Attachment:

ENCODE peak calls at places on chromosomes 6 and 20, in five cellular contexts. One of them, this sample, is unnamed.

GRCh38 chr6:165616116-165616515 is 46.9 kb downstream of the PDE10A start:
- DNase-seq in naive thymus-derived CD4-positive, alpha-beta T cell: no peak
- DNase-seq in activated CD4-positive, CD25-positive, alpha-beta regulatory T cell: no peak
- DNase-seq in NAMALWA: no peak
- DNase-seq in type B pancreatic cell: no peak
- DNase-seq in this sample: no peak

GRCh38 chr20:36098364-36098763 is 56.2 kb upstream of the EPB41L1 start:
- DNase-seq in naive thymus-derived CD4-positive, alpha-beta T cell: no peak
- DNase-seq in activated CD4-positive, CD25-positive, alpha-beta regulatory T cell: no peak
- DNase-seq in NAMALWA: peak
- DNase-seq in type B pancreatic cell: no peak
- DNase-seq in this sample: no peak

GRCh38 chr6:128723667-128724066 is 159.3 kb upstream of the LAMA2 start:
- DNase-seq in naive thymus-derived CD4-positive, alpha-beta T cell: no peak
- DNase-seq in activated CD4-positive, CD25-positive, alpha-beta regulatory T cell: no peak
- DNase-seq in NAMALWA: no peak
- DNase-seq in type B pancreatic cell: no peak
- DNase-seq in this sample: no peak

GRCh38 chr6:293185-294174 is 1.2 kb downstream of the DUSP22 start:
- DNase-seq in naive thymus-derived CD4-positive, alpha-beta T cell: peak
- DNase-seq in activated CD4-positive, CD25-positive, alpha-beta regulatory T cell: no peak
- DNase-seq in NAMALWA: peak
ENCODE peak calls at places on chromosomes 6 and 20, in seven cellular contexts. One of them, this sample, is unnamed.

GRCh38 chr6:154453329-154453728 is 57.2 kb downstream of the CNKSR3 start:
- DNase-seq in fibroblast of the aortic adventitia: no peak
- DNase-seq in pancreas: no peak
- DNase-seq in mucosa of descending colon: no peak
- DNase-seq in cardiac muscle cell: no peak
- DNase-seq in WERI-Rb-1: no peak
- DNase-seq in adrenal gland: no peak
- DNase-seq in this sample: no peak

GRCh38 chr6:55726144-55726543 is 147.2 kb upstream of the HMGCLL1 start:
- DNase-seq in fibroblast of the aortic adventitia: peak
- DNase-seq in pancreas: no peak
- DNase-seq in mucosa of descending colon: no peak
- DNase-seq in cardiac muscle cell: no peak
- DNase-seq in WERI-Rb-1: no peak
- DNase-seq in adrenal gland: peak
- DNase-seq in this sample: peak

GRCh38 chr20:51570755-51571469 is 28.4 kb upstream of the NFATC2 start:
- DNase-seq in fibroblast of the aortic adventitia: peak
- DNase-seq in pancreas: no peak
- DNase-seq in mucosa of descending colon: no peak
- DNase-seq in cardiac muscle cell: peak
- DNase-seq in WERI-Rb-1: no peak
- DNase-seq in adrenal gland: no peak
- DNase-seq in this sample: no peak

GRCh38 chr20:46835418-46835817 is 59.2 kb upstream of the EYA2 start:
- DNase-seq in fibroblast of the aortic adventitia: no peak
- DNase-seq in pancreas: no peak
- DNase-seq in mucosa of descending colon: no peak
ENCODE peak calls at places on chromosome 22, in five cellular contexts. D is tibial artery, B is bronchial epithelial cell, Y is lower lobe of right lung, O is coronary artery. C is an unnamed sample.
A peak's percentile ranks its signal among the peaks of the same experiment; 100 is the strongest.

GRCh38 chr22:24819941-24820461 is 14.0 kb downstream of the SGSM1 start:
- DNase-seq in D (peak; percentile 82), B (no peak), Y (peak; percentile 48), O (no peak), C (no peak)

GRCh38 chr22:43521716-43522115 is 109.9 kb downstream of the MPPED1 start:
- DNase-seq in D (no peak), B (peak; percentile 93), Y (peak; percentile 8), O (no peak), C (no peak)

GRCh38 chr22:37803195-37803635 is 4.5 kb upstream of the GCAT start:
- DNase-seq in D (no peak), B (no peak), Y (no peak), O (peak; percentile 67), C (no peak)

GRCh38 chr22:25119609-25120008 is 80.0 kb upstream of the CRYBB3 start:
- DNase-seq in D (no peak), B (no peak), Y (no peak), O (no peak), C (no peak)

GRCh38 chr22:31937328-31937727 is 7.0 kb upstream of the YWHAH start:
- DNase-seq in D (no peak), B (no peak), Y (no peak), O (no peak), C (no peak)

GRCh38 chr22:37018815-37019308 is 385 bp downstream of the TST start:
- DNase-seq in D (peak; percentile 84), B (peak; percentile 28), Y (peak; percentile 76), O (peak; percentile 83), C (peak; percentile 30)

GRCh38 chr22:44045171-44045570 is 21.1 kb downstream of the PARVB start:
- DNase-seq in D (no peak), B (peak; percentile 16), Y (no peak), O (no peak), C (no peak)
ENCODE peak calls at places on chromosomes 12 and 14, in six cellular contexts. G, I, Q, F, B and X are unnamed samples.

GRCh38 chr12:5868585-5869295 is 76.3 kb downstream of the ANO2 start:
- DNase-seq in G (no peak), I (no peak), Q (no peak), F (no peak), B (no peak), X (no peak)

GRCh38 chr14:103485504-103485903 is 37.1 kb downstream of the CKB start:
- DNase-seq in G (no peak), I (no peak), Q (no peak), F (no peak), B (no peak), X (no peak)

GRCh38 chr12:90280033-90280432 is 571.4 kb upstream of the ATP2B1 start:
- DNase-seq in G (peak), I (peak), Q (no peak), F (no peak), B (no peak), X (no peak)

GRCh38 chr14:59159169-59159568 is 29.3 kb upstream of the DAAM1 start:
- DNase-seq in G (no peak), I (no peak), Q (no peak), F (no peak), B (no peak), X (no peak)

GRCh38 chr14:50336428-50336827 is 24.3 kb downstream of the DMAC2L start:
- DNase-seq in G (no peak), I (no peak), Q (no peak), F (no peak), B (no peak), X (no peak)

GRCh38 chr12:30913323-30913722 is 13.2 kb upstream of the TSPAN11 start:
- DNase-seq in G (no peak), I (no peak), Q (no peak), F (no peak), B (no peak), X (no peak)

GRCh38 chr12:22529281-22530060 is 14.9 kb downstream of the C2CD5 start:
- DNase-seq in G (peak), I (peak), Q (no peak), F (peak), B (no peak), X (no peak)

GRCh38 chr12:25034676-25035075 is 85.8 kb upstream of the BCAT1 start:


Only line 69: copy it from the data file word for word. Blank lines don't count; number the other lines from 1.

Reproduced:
ENCODE peak calls at places on chromosomes 12 and 14, in six cellular contexts. G, I, Q, F, B and X are unnamed samples.